Last month marked the one-year anniversary the final regulations to the Americans with Disabilities Act Amendments Act or the ADAAA took effect. As we move into the second year of these new “employee friendly” regulations, it would serve to take a moment to review the prior and current state of the law.
The Americans with Disabilities Act (ADA)
In July 1990, the Americans with Disabilities Act became law. The purpose of the ADA is to provide for the elimination of discrimination against individuals with disabilities. Disputes under the original ADA focused on the definition of disability. Impairments such as mental illness or mental disability were often disputed with some level of success. Interpretation centered on whether an individual was disabled rather than the accommodation an employer could provide to assist that individual in performing his or her job.
The ADA Amendments Act (ADAAA)
In September 2008, the ADAAA was signed into law. Final regulations became effective in March 2011. Under the ADAAA, the focus shifted from a determination of whether an individual was disabled to a determination of the accommodation that could be provided to the disabled individual.
The ADAAA defines a disability as an impairment that substantially limits one “major life activity.” The original ADA regulations contained a list of nine major life activities that were considered centrally important to most people’s daily lives. The ADAAA final regulations greatly expanded that definition. Under the final regulations, the list was expanded to include 19 activities. Now, limitations in activities such as working, thinking, communicating, learning and concentrating are considered major life activities under the ADAAA and result in an employee being classified as disabled when impaired in any one of those activities.
In addition to the list of major life activities, the ADAAA final regulations also provided a list of specific impairments now presumed to constitute a disability. Individuals with impairments such as bipolar disorder, post-traumatic stress syndrome and obsessive compulsive disorder are now presumed disabled under the final regulations. This resulted in a widening of the scope of possible disabilities under the Act.
The final regulations also eliminated consideration of mitigating measures in determining whether a disability exists. Under the prior ADA, mitigating measures included assistance such as medication and medical equipment. Determining whether an employee was limited in activities took into account the effect of these assistance measures. As a result, the positive effects from these aides were a factor in the determination as to whether a person was disabled. Under the ADAAA final regulations, the effects of the mitigating measures are largely ignored in the consideration. Now, mitigating measures have been limited to eyeglasses and contact lenses. Thus, even if an individual is taking medication, an accommodation may still be required.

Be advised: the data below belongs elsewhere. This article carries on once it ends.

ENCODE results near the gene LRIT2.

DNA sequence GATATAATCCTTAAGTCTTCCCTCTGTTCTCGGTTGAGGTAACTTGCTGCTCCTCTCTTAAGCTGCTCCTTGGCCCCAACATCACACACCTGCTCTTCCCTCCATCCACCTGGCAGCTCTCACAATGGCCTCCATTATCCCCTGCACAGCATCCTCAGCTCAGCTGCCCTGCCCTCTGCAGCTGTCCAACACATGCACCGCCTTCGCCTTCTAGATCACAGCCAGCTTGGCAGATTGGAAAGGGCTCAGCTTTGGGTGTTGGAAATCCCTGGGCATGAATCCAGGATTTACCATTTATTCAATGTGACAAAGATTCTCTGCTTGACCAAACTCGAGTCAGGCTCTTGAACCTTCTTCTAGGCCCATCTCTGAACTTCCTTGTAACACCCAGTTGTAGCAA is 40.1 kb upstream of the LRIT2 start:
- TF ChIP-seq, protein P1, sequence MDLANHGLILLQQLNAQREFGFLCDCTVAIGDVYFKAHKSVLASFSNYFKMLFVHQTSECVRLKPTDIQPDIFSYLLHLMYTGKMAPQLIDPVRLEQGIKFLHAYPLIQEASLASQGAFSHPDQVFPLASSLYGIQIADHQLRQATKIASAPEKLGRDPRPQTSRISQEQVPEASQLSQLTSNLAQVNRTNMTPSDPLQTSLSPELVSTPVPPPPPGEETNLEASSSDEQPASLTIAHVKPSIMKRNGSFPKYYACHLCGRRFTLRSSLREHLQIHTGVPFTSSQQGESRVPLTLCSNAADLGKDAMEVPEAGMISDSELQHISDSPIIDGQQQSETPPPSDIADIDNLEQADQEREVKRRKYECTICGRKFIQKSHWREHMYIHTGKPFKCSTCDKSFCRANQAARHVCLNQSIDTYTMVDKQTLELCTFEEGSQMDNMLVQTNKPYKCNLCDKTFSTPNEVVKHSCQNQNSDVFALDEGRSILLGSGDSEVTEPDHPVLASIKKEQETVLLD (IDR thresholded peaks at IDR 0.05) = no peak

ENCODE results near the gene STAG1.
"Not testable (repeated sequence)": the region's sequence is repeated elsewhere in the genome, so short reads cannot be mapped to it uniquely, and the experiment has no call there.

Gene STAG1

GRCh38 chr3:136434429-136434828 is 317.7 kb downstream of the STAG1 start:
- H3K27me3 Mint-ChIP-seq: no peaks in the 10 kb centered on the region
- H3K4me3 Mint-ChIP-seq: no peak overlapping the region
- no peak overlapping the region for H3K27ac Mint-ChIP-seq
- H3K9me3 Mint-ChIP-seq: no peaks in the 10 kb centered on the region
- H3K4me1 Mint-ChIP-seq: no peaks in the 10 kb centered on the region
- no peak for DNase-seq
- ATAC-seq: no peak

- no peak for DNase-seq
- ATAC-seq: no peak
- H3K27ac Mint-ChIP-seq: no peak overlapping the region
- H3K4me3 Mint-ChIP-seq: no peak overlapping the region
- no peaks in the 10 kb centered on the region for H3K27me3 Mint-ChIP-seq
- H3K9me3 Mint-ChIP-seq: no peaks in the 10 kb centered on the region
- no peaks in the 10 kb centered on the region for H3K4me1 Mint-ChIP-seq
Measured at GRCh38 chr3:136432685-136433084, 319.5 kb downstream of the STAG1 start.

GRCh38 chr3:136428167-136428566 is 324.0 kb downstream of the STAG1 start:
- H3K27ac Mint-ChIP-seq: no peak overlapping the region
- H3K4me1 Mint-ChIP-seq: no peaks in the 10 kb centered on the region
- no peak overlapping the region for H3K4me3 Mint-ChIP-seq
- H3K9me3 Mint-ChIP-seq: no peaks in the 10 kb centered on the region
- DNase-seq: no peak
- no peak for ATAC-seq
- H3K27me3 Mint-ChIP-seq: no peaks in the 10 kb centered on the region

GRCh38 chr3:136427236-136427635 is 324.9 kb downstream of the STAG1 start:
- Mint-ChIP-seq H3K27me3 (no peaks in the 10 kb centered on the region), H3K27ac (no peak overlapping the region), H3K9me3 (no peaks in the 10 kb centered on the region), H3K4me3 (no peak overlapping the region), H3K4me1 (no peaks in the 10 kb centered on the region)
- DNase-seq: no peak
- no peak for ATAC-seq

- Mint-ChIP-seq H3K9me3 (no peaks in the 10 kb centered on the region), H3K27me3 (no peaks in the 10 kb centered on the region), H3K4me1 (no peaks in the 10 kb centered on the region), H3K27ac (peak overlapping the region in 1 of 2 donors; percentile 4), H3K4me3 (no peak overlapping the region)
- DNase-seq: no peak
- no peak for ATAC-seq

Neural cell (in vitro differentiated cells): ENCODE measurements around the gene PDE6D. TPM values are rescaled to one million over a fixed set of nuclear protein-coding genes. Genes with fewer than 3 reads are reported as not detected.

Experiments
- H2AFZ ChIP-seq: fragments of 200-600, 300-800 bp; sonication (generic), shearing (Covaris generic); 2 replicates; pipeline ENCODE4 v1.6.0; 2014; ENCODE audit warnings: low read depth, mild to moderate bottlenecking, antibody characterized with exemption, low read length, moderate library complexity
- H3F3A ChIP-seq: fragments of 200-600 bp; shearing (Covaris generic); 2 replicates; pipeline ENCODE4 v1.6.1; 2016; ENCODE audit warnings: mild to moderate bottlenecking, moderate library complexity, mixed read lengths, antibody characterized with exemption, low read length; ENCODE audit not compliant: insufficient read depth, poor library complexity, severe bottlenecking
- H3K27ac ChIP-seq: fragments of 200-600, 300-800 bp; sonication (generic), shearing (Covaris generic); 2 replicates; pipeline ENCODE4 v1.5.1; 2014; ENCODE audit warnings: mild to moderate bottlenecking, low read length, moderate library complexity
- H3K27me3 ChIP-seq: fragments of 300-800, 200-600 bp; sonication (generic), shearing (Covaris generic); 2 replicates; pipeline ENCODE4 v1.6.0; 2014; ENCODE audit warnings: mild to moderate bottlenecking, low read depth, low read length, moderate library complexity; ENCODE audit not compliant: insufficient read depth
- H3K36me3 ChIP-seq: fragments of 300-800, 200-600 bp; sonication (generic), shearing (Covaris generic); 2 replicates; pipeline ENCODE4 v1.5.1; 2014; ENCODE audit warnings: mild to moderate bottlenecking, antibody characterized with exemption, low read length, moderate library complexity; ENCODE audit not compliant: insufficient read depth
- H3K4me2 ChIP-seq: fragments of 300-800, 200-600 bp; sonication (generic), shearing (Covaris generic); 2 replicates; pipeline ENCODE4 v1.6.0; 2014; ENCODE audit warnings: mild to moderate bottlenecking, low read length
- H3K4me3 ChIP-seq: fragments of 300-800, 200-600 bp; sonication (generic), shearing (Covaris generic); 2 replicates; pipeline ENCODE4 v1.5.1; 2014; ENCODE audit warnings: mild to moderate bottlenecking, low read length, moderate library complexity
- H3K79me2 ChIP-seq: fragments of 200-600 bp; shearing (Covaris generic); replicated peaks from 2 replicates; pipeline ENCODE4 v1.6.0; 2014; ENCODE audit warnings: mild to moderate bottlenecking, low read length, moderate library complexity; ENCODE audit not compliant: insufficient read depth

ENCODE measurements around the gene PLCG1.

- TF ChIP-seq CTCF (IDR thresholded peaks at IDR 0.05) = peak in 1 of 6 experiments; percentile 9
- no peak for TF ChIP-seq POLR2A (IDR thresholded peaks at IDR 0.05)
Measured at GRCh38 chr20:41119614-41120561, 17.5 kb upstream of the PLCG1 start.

The Effect of the ADAAA Final Regulations
The ADAAA final regulations greatly expanded the population of employees and individuals considered disabled. The focus has now shifted from one of a determination as to whether a person is disabled to a determination of the accommodation that can be provided and whether this imposes an undue hardship on the employer.
The reasonable accommodation analysis begins after the employer is put on notice that a disability exists. However, unless the disability and adverse impact on job performance is obvious, the burden of disclosing the disability still remains on the employee. In other words, if the employee does not disclose, the employer is not under an obligation to consider an accommodation.
Those employers with employees who have identified disabilities are required to consider whether a reasonable accommodation is possible to assist the employee in performing his or her required duties. Employers are expected to consult with employees regarding (1) potential accommodations, (2) the cost of the accommodations and (3) the employee’s preference. Unless the accommodation will cause an undue hardship on the employer, employees who have identified disabilities are expected to be accommodated.
The result of the shift from disability to accommodation is an increase in cost to the employer. Employers have been placed in a position where the disability element is significantly easier to satisfy. The expansion provides a significant opportunity for abuse by an employee, potentially causing the employer to expend significant time and resources in consulting with employees regarding accommodations to be made as well as implementation of agreed upon accommodations.
With the expansion of the number of employees who may be covered under the ADAAA, documentation plays an even more important role in the employer/employee relationship. Employers, when presented with a claim of disability from employees, must fully evaluate the employee claim and discuss possible solutions with the impaired employee. Employers are not required to provide the accommodation demanded by the employee. Accommodations that place an undue hardship on the employer can be denied. The optimal solution is for employers to collaborate with the employee to arrive at an accommodation that helps the employee overcome his impairment without resulting in a significant cost to the organization. Accommodations, meetings and employee progress should be fully documented throughout this process.
Written by Anthony E. Cooch